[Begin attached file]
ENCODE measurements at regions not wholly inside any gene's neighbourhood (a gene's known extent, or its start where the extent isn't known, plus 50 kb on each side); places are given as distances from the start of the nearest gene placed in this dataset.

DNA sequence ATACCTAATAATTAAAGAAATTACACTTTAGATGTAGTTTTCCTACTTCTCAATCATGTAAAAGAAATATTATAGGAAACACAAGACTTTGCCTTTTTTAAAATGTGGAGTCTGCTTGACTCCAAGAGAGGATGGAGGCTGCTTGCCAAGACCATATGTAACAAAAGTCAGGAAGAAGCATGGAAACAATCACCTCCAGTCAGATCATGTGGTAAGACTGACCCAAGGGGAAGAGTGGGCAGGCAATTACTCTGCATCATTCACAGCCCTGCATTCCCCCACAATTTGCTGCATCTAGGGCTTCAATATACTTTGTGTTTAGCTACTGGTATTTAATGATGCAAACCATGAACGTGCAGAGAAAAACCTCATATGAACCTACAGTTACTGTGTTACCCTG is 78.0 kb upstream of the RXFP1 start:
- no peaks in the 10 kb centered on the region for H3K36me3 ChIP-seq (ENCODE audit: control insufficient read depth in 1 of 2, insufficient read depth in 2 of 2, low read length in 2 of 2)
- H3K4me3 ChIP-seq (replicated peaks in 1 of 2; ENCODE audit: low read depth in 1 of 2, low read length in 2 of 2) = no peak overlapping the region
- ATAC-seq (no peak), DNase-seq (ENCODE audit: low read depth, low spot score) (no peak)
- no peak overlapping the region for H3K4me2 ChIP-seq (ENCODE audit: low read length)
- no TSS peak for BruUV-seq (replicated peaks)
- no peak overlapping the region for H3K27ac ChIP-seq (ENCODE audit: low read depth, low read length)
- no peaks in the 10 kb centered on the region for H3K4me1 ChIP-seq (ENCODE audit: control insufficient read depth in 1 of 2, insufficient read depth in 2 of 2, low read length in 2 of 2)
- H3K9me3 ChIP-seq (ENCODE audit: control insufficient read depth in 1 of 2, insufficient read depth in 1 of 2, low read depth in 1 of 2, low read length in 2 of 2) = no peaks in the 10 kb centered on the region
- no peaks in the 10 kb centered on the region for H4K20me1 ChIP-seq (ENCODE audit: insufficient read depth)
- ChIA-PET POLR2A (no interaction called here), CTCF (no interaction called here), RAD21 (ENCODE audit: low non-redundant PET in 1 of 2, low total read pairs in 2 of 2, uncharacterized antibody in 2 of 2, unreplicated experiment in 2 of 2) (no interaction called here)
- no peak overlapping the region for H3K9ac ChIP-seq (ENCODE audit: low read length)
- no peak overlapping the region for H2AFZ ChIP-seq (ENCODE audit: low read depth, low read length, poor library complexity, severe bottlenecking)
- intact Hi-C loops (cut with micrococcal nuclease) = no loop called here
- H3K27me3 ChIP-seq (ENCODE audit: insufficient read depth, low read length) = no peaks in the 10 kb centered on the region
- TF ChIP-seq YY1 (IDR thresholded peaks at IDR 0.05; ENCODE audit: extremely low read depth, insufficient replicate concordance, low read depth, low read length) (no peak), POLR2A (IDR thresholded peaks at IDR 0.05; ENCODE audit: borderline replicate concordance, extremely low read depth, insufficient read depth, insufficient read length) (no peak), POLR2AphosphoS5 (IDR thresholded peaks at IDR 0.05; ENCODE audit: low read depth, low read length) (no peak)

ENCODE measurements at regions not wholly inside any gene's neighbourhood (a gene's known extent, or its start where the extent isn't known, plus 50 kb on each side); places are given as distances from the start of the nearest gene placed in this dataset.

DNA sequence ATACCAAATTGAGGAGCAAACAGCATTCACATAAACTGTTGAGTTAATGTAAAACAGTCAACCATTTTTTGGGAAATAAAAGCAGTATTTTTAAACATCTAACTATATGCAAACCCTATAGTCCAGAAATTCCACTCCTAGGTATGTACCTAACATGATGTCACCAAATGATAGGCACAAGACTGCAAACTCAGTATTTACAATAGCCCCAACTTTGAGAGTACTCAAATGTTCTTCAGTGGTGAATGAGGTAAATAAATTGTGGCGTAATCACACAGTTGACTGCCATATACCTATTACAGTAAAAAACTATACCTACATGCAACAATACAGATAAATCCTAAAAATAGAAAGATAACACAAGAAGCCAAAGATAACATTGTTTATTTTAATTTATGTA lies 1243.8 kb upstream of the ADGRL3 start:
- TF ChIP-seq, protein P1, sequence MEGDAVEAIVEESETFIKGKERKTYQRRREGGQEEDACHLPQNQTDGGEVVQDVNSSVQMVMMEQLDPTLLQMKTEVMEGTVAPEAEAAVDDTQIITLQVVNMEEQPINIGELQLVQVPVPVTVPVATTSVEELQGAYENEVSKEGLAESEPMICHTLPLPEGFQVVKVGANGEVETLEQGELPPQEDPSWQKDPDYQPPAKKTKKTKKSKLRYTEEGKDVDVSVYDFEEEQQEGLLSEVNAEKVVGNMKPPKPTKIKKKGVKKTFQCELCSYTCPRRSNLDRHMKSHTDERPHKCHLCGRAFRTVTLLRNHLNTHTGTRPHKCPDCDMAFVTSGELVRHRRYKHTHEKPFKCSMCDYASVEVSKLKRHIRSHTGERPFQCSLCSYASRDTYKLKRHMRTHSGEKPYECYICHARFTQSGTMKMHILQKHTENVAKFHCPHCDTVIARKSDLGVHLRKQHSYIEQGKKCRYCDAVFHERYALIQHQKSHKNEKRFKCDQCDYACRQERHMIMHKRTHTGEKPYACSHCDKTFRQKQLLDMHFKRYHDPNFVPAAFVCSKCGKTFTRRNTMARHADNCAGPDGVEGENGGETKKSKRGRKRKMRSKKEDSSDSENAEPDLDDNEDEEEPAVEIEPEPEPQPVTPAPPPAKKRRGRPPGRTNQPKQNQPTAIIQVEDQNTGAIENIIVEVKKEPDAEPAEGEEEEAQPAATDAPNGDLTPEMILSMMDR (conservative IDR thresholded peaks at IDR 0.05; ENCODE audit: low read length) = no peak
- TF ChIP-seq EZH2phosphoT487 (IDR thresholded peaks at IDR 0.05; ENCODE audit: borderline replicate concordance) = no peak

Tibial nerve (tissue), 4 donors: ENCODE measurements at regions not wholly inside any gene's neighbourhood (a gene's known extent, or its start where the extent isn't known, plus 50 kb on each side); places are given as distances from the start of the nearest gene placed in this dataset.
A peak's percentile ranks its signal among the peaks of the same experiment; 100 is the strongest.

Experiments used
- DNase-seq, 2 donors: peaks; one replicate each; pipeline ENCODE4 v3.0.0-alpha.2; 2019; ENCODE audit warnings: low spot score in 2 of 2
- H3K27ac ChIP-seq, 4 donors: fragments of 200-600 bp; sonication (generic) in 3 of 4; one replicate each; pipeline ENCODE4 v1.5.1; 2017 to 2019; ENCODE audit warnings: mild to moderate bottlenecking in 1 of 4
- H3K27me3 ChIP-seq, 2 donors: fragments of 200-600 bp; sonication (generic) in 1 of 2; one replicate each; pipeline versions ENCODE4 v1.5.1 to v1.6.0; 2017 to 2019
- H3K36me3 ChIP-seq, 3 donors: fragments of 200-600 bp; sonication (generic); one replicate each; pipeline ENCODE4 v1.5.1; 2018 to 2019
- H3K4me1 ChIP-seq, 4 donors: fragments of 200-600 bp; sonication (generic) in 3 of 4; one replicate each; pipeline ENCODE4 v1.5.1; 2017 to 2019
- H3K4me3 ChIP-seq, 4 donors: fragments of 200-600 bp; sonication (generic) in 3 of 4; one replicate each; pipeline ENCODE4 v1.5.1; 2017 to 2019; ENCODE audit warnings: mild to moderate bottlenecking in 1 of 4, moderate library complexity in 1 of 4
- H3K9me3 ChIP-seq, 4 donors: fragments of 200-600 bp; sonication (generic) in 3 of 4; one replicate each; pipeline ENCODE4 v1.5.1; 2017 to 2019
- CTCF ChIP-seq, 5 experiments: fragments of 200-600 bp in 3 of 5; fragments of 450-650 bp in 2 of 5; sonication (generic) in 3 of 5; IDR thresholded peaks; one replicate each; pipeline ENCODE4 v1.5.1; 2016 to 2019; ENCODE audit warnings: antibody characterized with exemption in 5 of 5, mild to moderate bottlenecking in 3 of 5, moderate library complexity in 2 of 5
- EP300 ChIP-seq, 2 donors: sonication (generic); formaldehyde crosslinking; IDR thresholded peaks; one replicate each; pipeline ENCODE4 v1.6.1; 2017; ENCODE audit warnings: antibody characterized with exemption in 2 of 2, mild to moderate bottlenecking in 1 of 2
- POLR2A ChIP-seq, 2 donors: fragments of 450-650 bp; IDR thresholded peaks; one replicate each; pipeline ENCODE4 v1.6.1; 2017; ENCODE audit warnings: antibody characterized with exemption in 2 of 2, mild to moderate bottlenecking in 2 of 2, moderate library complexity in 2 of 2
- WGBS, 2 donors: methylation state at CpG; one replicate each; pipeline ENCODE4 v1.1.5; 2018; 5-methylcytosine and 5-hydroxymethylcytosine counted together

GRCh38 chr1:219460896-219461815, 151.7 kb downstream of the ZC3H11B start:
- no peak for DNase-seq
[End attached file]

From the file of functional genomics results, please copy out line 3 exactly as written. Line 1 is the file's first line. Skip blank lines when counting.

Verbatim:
- no peaks in the 10 kb centered on the region for H3K36me3 ChIP-seq (ENCODE audit: control insufficient read depth in 1 of 2, insufficient read depth in 2 of 2, low read length in 2 of 2)